In the Canterbury Tales, the "gap-toothed wife of Bath" the diastema was associated with lustful characteristics. 

In some African countries it is considered a sign of fertility. In France, they are called "dents du bonheur" ("lucky teeth"), and in Australia, they are said to be a predictor of future wealth

Posted on in General Health and Dentistry
Mouth Cancer awareness

In Britain, the incidence of mouth cancer has increased faster than any other cancer in the past 25 years. Alarmingly, the rate of mouth cancer in women has increased significantly at a rate of 3% per year since 1994. At Lakeside Orthodontics we regularly screen adults for mouth cancer and signs of secondary cancer in neck nodes.

One in 3 people diagnosed with oro-pharyngeal cancers are infected with a form of Human Papilloma virus (HPV), the simple wart.

Although most people will be infected with HPV at some point of their lives, two particular strains HPV16 and HPV18 are most likely to cause cancer. The % of patients with HPV16 was 35 times greater in those with throat cancer compared with the cancer free population.

Early detection of mouth cancer greatly improves the chances of survival. A simple mnemonic is the RULE for suspecting oral cancer:

  • Red and/or white lesion
  • Ulcer
  • Lump
  • Exceeding THREE weeks duration.

Other common causes of mouth cancer are alcohol and Tobacco

Tooth wear - a silent risk to the modern generation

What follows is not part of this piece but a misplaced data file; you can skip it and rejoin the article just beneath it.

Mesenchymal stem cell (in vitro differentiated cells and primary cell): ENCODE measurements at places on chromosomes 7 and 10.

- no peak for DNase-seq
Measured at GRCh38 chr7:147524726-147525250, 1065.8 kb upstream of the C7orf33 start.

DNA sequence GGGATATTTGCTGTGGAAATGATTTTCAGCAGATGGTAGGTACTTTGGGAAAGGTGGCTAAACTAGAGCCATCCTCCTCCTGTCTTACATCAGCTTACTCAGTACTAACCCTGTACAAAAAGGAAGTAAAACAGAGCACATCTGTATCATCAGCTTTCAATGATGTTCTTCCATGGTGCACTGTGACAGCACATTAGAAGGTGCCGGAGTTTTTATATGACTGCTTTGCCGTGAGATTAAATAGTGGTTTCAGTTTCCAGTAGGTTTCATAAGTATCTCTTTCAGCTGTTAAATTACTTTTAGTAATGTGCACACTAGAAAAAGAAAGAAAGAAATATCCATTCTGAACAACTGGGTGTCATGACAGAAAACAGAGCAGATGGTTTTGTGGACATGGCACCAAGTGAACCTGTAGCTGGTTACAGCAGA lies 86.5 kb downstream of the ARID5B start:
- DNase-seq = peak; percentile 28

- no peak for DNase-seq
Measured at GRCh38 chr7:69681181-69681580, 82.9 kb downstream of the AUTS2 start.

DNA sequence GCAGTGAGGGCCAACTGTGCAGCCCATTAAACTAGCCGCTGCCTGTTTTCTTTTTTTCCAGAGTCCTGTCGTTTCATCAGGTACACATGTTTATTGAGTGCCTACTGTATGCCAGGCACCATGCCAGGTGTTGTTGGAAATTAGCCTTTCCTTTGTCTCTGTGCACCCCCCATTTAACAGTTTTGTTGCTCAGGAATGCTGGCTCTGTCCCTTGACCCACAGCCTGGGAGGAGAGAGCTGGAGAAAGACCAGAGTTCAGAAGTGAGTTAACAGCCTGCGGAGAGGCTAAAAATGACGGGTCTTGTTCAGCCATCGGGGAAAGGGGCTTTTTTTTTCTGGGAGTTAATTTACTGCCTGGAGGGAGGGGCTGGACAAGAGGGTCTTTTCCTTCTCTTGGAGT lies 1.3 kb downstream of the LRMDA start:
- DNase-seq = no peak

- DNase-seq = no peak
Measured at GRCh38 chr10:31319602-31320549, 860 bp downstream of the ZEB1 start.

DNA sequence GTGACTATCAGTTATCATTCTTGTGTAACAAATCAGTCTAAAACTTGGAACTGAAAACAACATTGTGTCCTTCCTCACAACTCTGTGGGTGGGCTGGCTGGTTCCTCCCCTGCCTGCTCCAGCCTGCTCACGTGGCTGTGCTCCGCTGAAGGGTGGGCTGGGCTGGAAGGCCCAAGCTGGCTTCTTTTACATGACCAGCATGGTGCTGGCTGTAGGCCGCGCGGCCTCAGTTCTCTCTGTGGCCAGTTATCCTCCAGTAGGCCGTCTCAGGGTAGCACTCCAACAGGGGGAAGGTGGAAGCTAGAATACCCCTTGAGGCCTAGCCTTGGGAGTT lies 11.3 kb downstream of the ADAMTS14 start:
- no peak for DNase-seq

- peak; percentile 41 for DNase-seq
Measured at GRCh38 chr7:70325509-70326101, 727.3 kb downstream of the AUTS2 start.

Severe tooth wear is becoming more prevalent. Some of this is because people are living longer and tooth wear naturally progresses over the years. The 2009 Adult Dental Health Surveys highlighted a trend toward increasing toothwear which has got 10% worse over the last 11 years.

Of particular concern are the 16-34 year olds. Much of the increase here seems to be related to poor drink choice (carbonated/fruit juices) and eating healthy food too frequently (!) (such as a lot of citrus fruit), Eating disorders and stress-related bruxism (tooth grinding). Citric acid in fruit and fizzy drinks is very good at loosening enamel.

Once the enamel (outer coat of the tooth) is breached, the dentine wears SEVEN times faster!

To help reduce the rate of tooth wear consider the following:

  1. Avoid fizzy drinks – it is alright to make your own with fizzy water and sugar-free squash (e.g. tooth-kind Ribena)
  2. Try to avoid citrus fruits and eat them with food (not between meals)
  3. Consider a night guard if you grind your teeth
  4. Consider getting any exposed dentine covered over by your dentist

To see how we treat severe tooth wear in a 21 year old see http://www.lakesideortho.co.uk/our-cases/148-case-study-13.html

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  • Special thanks to Jonty for the amazing work you have done on my teeth. I am so happy with them, I can't stop smiling. My family and friends can't get over the difference............. I can at last say that I feel like the girl with the perfect smile. It was well worth going through the treatment and has given me the confidence to feel proud to show off my smile